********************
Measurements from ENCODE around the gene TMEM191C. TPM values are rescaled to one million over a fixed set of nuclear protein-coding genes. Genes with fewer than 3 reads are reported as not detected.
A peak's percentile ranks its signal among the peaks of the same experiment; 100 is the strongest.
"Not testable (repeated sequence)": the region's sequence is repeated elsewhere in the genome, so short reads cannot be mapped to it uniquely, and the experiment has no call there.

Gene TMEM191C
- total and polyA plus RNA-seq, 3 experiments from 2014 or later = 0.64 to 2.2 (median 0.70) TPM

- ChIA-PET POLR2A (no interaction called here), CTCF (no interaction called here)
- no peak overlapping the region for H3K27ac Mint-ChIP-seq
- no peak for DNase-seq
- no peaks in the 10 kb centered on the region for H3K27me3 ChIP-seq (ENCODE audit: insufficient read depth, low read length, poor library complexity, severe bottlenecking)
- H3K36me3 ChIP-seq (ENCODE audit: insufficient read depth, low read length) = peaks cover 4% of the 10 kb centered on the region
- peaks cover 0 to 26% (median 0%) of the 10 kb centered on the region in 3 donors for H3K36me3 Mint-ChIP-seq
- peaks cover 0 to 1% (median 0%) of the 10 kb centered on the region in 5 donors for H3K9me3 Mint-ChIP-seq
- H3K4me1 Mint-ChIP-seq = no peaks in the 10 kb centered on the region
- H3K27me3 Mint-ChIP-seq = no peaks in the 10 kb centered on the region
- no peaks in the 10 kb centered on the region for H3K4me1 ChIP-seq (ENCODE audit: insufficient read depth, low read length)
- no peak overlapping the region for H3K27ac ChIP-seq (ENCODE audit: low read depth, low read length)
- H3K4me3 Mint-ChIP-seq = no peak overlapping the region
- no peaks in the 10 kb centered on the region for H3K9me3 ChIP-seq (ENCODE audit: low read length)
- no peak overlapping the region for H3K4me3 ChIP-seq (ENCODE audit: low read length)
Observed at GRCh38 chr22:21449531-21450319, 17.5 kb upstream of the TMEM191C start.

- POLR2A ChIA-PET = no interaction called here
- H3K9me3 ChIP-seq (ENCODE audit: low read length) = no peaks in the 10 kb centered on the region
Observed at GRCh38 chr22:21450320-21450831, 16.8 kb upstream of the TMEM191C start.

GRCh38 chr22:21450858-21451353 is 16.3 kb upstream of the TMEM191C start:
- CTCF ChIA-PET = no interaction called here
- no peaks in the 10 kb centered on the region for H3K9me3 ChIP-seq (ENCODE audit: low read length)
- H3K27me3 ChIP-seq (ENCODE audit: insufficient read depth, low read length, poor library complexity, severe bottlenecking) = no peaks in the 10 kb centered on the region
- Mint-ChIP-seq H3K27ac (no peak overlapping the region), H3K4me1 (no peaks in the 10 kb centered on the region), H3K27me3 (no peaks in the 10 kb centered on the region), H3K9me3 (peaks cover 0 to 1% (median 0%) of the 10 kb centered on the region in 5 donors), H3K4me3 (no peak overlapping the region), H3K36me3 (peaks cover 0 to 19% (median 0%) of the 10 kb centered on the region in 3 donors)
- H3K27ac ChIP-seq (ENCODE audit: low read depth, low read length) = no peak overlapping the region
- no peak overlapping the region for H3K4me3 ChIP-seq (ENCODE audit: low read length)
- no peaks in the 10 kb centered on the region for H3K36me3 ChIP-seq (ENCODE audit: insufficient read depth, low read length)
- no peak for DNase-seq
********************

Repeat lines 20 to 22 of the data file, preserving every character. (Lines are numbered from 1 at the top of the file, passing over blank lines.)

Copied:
Observed at GRCh38 chr22:21449531-21450319, 17.5 kb upstream of the TMEM191C start.

- POLR2A ChIA-PET = no interaction called here
- H3K9me3 ChIP-seq (ENCODE audit: low read length) = no peaks in the 10 kb centered on the region